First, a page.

BURA urbanism is an internationally operating office for urban design, research and (landscape) architecture. We focus on socially relevant projects and urgent spatial challenges. Our office provides solutions for the sustainable development and transformation of the urban landscape, through focused urban design strategies, innovative research and architectural interventions. BURA adopts an exploratory and cooperative design approach in bringing together parties and supervising spatial processes from idea to implementation. We search for synthesis between orgware, software and hardware in urban environments. Our office has expertise in the following areas: complex urban developments, new residential and working districts, station areas, landscape visions, re-use and transformation, urban and regional economy, energy transition, healthy urbanisation.
BURA stands for:
- Designing sustainable urban environments
- Research and design
- Urban craftsmanship
In 2020 the former name of the office ‘marco.broekman urbanism research architecture’ evolved into ‘BURA urbanism’ as abbreviation of Broekman Urbanism Research Architecture. After five successful years of ‘marco.broekman’, the office was ready for its next step. Next to the new name, Floris van der Zee was appointed as partner of Marco Broekman in BURA. The new name also reflects the teamwork that this office stands for. BURA works with a team of 15 urban planners, architects and landscape architects and is based in Loods 6 in Amsterdam.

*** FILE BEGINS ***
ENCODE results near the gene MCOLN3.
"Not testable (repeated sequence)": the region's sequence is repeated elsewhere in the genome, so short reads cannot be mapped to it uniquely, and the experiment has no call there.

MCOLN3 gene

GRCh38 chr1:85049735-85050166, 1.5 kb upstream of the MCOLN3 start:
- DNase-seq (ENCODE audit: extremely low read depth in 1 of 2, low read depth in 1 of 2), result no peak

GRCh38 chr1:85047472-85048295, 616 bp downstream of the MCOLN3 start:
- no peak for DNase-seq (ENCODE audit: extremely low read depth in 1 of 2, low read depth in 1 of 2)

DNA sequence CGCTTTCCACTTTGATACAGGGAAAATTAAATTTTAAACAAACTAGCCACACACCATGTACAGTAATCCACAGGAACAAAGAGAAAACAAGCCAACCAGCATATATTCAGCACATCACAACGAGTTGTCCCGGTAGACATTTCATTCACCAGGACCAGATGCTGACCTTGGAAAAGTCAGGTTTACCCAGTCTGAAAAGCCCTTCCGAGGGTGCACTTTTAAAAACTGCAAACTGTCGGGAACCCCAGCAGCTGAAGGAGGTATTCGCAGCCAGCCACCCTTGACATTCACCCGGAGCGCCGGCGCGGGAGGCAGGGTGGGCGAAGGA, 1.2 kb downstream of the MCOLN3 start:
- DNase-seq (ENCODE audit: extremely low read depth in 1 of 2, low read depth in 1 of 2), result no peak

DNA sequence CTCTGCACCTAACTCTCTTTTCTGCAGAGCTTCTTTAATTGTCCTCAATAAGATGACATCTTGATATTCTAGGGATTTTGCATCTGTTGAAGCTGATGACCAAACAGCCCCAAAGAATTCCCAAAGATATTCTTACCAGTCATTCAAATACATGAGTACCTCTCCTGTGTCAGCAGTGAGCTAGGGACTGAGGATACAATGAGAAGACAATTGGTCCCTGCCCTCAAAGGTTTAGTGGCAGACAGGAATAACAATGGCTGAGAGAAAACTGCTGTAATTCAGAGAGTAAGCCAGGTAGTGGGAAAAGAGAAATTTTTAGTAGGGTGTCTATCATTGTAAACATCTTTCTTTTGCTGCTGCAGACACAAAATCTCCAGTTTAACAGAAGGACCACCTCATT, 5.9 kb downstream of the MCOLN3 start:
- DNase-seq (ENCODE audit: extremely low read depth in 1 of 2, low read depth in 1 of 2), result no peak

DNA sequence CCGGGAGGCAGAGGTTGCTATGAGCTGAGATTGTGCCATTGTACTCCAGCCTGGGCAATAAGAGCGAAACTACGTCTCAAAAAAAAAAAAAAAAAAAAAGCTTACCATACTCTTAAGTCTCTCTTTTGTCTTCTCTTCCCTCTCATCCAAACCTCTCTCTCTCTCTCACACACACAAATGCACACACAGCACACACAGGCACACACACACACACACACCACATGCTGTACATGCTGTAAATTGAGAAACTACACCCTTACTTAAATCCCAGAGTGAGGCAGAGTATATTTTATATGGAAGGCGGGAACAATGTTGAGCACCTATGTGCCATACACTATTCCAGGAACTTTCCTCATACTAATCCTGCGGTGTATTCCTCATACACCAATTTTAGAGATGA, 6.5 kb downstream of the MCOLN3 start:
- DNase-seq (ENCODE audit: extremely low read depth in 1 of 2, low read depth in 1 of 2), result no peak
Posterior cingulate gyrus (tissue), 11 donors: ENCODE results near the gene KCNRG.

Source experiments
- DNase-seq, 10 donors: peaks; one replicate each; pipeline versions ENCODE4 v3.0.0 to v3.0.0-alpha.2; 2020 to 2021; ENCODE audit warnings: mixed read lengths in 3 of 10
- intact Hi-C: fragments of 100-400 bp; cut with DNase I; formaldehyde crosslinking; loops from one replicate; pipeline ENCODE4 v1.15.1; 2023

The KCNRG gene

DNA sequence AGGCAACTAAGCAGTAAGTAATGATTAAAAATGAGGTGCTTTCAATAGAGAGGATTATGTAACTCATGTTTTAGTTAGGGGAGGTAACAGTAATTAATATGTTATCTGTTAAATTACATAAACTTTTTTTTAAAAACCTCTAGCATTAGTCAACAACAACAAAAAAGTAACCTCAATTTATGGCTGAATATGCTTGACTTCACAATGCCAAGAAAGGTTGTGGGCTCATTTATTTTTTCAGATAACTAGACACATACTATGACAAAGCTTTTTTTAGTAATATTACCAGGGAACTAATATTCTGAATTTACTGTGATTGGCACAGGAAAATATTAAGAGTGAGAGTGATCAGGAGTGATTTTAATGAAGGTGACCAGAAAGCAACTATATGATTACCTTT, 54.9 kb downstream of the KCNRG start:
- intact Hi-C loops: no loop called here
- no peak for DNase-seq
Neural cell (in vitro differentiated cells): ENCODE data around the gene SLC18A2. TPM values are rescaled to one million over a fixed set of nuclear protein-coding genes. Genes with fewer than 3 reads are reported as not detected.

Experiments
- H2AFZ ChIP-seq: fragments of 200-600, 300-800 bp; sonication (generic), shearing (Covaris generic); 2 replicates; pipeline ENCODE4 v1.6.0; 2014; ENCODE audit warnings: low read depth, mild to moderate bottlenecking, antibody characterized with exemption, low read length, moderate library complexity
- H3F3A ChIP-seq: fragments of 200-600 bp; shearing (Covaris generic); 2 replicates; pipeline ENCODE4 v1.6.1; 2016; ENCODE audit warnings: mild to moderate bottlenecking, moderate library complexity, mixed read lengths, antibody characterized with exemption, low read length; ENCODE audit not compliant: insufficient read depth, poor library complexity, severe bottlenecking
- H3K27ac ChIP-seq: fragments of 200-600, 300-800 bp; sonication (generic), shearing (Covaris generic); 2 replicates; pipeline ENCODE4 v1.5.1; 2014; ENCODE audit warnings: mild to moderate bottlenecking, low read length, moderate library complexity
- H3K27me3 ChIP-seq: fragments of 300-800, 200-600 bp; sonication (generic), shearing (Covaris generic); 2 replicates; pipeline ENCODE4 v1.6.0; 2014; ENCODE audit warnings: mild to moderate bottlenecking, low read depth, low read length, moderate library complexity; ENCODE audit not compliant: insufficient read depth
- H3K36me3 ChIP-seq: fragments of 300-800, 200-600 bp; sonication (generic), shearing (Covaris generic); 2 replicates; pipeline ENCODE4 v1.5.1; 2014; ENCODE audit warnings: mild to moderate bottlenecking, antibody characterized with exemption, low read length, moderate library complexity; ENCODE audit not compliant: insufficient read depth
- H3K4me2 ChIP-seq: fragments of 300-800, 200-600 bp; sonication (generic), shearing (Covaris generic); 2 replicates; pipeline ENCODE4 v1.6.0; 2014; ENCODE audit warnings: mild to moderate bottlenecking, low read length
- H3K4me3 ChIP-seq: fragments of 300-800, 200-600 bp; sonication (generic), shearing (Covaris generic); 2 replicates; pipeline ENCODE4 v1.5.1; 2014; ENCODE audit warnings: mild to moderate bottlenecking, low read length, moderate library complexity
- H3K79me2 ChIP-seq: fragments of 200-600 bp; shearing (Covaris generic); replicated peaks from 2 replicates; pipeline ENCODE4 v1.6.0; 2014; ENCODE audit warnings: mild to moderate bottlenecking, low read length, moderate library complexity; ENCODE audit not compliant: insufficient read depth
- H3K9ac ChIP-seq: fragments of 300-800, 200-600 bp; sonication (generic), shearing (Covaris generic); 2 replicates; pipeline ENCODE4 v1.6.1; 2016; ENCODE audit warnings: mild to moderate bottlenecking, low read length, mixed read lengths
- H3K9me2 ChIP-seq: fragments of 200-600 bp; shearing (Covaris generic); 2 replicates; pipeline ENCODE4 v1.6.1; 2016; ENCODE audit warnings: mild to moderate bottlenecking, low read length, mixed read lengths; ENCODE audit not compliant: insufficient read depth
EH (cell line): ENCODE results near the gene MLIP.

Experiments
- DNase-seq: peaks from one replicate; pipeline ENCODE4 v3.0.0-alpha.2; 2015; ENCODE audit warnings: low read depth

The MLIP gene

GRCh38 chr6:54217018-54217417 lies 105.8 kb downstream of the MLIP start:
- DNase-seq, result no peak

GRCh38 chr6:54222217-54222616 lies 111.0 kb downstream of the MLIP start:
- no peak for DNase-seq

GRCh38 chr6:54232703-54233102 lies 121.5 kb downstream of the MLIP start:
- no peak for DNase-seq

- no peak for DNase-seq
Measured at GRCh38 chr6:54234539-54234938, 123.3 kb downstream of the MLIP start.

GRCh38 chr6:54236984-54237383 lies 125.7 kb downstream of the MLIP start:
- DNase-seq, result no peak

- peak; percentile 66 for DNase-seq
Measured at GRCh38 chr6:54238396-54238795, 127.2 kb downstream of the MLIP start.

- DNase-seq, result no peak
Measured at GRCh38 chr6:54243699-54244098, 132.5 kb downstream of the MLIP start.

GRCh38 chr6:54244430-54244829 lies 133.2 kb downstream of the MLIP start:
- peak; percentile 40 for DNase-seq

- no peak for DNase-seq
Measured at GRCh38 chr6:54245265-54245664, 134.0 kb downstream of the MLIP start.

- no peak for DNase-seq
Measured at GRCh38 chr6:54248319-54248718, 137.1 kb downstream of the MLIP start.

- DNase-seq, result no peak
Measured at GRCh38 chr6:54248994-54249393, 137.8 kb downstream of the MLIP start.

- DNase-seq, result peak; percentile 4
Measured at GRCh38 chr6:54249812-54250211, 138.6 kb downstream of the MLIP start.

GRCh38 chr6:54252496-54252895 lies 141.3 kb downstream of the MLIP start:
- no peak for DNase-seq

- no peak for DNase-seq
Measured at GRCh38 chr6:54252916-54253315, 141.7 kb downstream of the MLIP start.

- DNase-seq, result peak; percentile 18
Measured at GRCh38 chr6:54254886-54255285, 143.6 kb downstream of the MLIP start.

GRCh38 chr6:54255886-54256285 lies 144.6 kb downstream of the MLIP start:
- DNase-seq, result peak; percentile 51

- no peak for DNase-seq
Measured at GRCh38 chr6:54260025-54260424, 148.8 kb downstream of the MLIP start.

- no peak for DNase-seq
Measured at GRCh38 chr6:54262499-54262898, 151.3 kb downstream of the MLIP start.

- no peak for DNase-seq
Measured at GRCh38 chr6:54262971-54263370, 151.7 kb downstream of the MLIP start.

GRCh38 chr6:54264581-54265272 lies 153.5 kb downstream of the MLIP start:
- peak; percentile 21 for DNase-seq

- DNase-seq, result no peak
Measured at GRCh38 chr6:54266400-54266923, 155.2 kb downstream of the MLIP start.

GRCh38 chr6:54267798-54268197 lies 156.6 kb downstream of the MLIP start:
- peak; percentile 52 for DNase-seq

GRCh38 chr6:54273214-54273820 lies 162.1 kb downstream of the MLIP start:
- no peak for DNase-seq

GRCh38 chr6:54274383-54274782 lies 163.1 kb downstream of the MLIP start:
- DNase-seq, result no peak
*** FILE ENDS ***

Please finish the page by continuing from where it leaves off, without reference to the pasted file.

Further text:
Designing sustainable urban environments
BURA has the mission to develop sustainable solutions for urban issues. The office wants to design environments where people can work and live in a healthy and sustainable way, in balance with a resilient ecosystem. The 21st century city has many challenges that require spatial changes. In doing so, we see the city as a problem cause (air pollution, congestion, inequality etc), but at the same time it is also the place of innovation and renewal. The existing city with its users, location-specific features and historical development forms the basis for our plans. The task of contemporary urban transformations requires a multidisciplinary and integrated approach, in which the designer must also have insight into the spatial, financial and organizational context of a project. In our view, a sustainable city is also a learning city that is open to experiments, where connections are made between places, people, disciplines, sectors, governments and other parties involved.
Marco Broekman has over 20 years of experience in designing complex urban plans. After Kaap3 (Riek Bakker) and Karres and Brands, he started his design office 2014. Here urgent assignments and societal challenges are linked to concrete design projects, in which the complexity is made intelligible and the solution directions clear from a spatial perspective.
Research and design